What William Watched in Winter

Flanked+by+his+awards%2C+William+Connor+Plunkett%2C+avid+movie+watcher+and+intrepid+reporter%2C+dons+his+3D+glasses+and+prepares+to+deliver+some+of+the+best+movie+reviews+this+world+has+ever+seen.+His+infallible+takes+and+unmatched+analytical+ability+are+on+full+display+in+this+piece%2C+so+tread+lightly.+Don%E2%80%99t+worry%2C+there+are+NO+SPOILERS%21+

Flanked by his awards, William Connor Plunkett, avid movie watcher and intrepid reporter, dons his 3D glasses and prepares to deliver some of the best movie reviews this world has ever seen. His infallible takes and unmatched analytical ability are on full display in this piece, so tread lightly. Don’t worry, there are NO SPOILERS!

Glass Onion: A Knives Out Mystery  

I’ll admit it, I used to be a Rian Johnson hater. His brief entry into the Star Wars franchise was disappointing to say the absolute least, but with his first addition to the Knives Out franchise, my prejudice was tested. Now, with his second addition to the Knives Out series, “Glass Onion: A Knives Out Mystery,” he has scattered all my doubts and derision to the wayside. This movie is engaging from start to finish and offers the viewer a wild ride filled with incredible acting, hilarious writing, and perfect pacing. The movie is not without its faults though, as its twists and turns can in some cases be predictable, and many have faulted the plot for leading the viewer on a wild goose chase instead of offering genuine mystery elements. However valid, these criticisms do not take too much away from the film as a whole, and it remains a movie that I would wholeheartedly recommend.  

SCORE: 

4 out of 5  

 

All Quiet on the Western Front (2022)  

Easily the best war film I have ever seen! A remake of the 1930 film of the same name – originally based on the German novel “Nothing New in the West,” written by Erich Maria Remarque – All Quiet on the Western Front (2022) introduces modern movie-making technology to the almost 100-year-old story. While the film is widely touted as the gold standard in anti-war storytelling, its true value, and the reason for its longevity in the cultural ethos is its discussion of meaning and its bleak commentary on the absurd nature of not only war, but life itself.  The main character, Paul, is shown that life is void of both sanctity and universal meaning, and his life and the lives of millions of others are only worth a few yards of territory in the French countryside. The main character is left to question the meaning behind his struggle. Remarque posed the existential question and left us to our own devices to find the answer. I cannot recommend this movie enough; it is amazing and is definitely in the running for my movie of the year.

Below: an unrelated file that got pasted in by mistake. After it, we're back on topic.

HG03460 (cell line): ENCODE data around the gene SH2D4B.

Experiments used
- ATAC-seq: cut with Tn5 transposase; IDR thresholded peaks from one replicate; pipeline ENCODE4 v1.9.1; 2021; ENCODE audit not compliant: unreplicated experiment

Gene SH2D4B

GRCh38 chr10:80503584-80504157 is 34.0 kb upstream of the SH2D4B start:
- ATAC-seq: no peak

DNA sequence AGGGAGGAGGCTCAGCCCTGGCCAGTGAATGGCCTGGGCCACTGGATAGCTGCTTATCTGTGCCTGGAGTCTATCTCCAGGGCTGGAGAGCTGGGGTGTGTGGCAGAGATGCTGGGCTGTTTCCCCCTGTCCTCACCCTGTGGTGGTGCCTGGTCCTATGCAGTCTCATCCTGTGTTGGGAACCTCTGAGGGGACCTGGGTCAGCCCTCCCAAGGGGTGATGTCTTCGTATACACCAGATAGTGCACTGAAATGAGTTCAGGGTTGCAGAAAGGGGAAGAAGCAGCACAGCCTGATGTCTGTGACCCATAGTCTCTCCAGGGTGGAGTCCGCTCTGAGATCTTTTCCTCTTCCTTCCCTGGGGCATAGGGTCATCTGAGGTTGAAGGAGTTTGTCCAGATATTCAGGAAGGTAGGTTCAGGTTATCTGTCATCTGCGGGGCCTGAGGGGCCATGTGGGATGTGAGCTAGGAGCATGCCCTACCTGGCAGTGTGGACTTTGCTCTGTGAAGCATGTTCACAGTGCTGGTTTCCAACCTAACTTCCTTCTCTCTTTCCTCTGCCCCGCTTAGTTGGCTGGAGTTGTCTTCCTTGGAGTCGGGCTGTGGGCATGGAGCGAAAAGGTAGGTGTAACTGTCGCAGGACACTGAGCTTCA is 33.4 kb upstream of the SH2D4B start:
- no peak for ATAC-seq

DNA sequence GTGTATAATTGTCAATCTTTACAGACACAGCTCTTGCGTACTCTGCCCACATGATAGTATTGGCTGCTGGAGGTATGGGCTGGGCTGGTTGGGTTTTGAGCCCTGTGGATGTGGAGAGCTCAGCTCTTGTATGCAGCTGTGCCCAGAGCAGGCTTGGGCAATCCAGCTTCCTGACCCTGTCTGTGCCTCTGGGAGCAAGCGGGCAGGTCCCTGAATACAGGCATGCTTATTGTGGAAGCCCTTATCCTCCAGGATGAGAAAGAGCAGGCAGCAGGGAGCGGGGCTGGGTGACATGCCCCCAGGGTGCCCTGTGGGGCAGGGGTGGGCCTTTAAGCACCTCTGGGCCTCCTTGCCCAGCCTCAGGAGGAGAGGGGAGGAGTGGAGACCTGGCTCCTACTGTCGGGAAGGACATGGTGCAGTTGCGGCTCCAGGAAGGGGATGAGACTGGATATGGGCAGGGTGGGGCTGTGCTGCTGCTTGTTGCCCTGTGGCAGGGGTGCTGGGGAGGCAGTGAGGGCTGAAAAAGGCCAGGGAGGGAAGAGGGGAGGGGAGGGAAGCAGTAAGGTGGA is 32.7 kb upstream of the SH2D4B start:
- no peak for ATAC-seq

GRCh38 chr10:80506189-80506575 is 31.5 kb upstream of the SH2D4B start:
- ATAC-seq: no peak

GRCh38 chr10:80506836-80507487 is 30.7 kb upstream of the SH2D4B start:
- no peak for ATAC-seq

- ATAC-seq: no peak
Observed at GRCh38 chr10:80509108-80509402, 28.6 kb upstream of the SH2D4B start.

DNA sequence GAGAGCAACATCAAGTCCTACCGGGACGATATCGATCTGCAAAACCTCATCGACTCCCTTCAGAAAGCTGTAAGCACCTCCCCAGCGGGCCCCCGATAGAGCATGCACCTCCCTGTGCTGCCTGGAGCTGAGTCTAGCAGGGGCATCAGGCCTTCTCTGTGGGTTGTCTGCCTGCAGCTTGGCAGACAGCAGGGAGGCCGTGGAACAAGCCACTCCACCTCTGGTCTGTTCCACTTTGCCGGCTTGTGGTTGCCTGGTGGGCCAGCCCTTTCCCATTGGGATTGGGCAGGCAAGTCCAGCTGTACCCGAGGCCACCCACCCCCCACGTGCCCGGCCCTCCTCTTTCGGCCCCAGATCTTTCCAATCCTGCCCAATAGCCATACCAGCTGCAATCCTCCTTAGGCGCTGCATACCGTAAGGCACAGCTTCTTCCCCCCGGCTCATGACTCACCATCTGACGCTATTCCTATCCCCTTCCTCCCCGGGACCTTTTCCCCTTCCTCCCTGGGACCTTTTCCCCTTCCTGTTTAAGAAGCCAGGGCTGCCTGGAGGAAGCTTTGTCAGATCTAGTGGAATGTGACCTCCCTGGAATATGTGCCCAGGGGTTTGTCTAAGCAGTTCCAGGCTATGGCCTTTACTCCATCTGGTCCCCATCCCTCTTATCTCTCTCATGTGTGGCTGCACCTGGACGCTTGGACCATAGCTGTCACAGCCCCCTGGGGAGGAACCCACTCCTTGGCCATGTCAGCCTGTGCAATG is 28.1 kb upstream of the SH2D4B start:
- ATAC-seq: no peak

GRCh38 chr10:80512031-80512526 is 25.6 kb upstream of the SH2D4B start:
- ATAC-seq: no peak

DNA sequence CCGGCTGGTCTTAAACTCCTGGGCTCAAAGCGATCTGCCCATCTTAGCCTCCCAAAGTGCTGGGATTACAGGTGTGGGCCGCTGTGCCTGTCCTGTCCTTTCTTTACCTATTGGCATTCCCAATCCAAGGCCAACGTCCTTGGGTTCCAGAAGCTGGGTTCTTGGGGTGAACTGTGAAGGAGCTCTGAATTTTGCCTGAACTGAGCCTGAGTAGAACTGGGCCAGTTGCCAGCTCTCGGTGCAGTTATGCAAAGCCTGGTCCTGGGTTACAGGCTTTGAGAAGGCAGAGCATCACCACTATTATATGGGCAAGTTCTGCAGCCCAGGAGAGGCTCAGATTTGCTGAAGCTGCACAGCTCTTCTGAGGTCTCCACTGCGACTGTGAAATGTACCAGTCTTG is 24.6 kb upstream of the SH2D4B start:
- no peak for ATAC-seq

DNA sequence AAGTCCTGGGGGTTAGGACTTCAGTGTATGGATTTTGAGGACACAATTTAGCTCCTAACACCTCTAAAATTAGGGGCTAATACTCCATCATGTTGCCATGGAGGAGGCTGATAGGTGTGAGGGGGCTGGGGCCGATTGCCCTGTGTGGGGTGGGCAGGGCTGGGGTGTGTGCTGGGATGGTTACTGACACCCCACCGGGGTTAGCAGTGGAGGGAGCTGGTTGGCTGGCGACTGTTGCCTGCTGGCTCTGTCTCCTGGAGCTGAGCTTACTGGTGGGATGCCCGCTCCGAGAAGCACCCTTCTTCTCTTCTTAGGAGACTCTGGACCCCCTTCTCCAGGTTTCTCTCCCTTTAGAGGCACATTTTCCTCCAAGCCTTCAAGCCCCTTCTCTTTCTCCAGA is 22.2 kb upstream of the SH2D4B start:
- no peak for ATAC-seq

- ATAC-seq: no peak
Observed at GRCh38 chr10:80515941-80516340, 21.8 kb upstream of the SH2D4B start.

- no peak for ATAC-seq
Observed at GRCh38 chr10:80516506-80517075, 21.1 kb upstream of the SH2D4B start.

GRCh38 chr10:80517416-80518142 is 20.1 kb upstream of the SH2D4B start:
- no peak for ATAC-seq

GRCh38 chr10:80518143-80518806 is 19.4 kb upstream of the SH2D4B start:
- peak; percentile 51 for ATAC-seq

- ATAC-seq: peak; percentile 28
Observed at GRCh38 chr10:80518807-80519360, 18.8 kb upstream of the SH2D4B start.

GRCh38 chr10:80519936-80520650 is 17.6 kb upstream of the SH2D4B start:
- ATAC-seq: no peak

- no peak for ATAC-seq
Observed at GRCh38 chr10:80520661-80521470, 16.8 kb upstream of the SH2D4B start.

SCORE:  

5 out of 5 

 

Banshees of Inisherin  

This movie is absolutely gut-wrenching. “Banshees of Inisherin” is classified as a comedy/drama but contains much more drama than comedy. Set on an island off the coast of Ireland, it follows two former friends as they grow further and further apart. This movie is the emotional equivalent of watching an innocent dog in pain for just under two hours. Colin Farrel’s performance is both subtle and emotionally rich, and his co-star, Brendan Gleeson, offers an equally compelling performance. The film uses abundant symbolism and an almost dream-like atmosphere to offer a profound discussion of purpose and meaning to its viewer. If you are mentally and physically prepared for a movie that just might leave you in your feels for the rest of the day, this is the perfect film for you.  

SCORE:  

4.5 out of 5 

 

Triangle of Sadness  

Beautifully shot, masterfully written, absolutely disgusting, hilarious, disturbing, and thought-provoking, “Triangle of Sadness” is many things, but most of all, it is a scathing critique of late-stage capitalism and our obsession with wealth and beauty. The movie follows two romantically involved models as they go on a luxury cruise that specifically caters to the uber-wealthy. The first half of the film exists as a satire of wealth, juxtaposing the luxurious and shallow experiences of the privileged with the grounded and survival-focused lives of those that serve them. Then at the halfway point, the power dynamic is turned on its head. This movie’s anticapitalistic sentiment is vivid and entertaining, enough to keep you interested even if you don’t agree with the messaging. Overall, this was a great film, I would recommend.  

SCORE:  

4 out of 5 

 

Puss in Boots: The Last Wish 

I walked into the theater expecting a DreamWorks cash grab, a film produced for the sole purpose of prompting as many kids as possible to compel their parents to take them to the theater or buy merchandise, but what I got was a lovingly and artfully crafted film with a message that can be as impactful for adults as it is for younger audiences. “Puss in Boots: The Last Wish,” is the second movie in the series, the first of which, admittedly, I have not watched. It follows Puss in Boots, a cat with nine lives, as he gets down to his last life and must confront his own mortality. This movie’s greatest strength is its animation which blends the modern crystal-clear animation which is best represented by the recent “Minion Movie: Rise of Gru,” with a surreal almost comic book-like animation style, making each action sequence uniquely engaging and entertaining. Overall, this movie is not the best animated movie ever made – its story is basic and its attempts at comedy often fall flat – but it is a welcome departure from the one-dimensional and frankly boring animated features that have dominated the market in recent years.  

SCORE:  

3.5 out of 5